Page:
Have you ever been caressed by the winds of the Sahara? I have. There are days, like today, when the wind blows strongly from the deep south, carrying on its wings the fine, red dust of Africa. Some say that people do strange things when this wind blows. I can well believe it. For it is a fey wind; howling and moaning like an enraged jinn. We are completely at its mercy and bear the full brunt of its fury. For there is nothing but a hundred miles of frenzied waves between here and there.
But I don’t want to be talking about one of our winds again – they come and go as they please. Nor do I feel compelled to talk about what transpired in London this past week. But I cannot ignore it – it weighs me down. I feel as if the world around me is slowly going mad. Fey, like the south-west wind.
In the face of one tragic event after another, I have lost the ability to feel anything except an intense anger coupled with a mind-numbing realisation that some ugly clouds have started to gather on our collective horizon. It makes me wonder whether we have the power to change the course the world has taken. Or are we just cogs in a wheel, playing our part until it’s time for our final curtain?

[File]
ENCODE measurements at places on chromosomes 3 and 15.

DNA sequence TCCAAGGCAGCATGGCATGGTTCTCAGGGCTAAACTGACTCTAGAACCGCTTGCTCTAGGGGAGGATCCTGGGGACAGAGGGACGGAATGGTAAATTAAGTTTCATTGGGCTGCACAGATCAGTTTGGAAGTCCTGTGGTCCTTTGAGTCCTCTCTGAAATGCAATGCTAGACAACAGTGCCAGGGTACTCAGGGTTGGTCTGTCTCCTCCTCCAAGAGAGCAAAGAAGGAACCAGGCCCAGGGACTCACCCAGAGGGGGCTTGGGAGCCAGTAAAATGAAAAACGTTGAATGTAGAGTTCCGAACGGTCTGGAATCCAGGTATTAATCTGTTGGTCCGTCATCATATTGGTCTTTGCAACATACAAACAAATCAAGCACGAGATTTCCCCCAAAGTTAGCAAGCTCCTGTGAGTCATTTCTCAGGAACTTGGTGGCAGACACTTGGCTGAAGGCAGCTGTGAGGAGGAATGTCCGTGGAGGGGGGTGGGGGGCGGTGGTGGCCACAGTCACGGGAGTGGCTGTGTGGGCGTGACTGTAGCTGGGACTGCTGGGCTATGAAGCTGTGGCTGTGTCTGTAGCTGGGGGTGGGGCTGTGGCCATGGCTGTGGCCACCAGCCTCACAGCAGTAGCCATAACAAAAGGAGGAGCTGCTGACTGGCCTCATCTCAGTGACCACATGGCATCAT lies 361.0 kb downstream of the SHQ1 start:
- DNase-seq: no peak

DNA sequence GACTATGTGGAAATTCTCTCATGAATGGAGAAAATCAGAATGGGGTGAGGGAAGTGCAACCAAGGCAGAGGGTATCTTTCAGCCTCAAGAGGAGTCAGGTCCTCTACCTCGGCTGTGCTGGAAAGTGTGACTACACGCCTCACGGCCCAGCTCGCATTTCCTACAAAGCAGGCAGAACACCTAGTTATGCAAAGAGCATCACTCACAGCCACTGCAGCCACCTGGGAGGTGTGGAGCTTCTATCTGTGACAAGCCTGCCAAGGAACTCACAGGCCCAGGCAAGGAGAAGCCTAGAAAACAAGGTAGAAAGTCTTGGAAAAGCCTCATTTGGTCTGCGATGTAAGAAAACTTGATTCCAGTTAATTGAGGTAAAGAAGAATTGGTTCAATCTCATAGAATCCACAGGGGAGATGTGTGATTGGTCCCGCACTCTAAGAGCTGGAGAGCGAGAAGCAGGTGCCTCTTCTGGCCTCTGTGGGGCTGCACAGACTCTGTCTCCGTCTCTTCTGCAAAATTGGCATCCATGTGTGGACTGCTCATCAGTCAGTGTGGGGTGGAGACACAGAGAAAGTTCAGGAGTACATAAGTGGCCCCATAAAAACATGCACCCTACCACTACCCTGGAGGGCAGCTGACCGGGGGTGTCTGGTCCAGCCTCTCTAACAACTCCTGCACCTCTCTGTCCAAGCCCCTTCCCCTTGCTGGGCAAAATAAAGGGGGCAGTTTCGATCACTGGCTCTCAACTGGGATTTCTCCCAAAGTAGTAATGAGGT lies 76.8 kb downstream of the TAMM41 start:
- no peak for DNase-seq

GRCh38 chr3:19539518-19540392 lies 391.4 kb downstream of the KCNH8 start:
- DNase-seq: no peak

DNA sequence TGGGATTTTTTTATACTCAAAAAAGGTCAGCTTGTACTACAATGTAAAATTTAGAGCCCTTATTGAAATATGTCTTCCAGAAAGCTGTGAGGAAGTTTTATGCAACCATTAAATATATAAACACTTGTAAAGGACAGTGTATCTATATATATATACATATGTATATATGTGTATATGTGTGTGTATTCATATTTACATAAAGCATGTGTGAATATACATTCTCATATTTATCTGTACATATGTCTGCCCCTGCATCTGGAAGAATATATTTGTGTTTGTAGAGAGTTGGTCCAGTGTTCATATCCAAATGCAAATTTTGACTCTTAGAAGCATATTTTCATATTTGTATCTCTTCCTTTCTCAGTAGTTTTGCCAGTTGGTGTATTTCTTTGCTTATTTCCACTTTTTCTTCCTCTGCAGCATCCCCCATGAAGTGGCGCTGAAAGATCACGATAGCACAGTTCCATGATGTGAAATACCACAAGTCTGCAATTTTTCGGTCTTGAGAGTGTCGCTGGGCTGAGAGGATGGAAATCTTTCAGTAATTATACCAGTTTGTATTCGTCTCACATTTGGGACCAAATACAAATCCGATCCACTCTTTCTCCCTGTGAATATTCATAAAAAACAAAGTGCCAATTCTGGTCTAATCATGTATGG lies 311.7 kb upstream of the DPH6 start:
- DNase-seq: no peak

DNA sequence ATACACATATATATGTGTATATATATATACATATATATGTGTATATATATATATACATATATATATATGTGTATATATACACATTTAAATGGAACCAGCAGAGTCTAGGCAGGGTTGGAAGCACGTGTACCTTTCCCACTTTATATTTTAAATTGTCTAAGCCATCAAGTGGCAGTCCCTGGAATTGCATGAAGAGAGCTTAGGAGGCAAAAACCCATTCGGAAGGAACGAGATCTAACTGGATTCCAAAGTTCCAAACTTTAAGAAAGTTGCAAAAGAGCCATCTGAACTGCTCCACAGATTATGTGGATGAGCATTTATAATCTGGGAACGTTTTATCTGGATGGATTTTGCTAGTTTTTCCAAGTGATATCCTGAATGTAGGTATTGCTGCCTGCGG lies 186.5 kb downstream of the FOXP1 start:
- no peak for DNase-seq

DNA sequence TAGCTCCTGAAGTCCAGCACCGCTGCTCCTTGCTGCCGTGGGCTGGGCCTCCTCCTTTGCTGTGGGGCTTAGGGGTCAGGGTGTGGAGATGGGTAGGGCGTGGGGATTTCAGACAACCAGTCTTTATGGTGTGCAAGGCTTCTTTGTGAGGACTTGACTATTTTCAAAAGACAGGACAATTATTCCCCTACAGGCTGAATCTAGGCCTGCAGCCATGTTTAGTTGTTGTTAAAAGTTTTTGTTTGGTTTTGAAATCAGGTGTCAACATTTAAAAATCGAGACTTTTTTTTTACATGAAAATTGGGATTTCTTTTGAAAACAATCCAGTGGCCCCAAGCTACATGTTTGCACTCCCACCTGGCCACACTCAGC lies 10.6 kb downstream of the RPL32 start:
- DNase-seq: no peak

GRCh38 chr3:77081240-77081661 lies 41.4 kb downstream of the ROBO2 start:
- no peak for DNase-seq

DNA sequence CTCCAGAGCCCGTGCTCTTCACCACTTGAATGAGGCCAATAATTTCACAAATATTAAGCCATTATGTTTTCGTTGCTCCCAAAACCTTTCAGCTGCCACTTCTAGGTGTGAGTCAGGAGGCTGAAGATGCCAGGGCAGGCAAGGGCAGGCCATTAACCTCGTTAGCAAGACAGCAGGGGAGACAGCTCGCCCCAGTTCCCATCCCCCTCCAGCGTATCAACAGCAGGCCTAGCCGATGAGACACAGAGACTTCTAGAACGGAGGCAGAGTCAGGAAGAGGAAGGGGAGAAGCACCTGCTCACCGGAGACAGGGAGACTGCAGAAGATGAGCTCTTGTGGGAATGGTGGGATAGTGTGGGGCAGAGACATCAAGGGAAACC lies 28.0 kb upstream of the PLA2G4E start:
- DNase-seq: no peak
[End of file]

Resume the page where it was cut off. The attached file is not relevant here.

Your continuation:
I have reached a point where I am turning off or tuning out of anything that I do not want to see or hear. Maybe I am just like an ostrich, with its head in the sand. Maybe I am just ignoring the inevitable or maybe it’s just my method of self-preservation; of retaining my sanity. Maybe … Maybe the answer is out there somewhere, blowing on the wings of a fey, fey wind.
Written in memory of Lee Rigby, 2nd Battalion, Royal Regiment of the Fusiliers, murdered on the streets of London
May 22nd, 2013
I could have posted photos of angry, dust filled clouds but I thought that these beautiful Cornish poppies would be more appropriate.
English Poppies, Mawgan Porth, Cornwall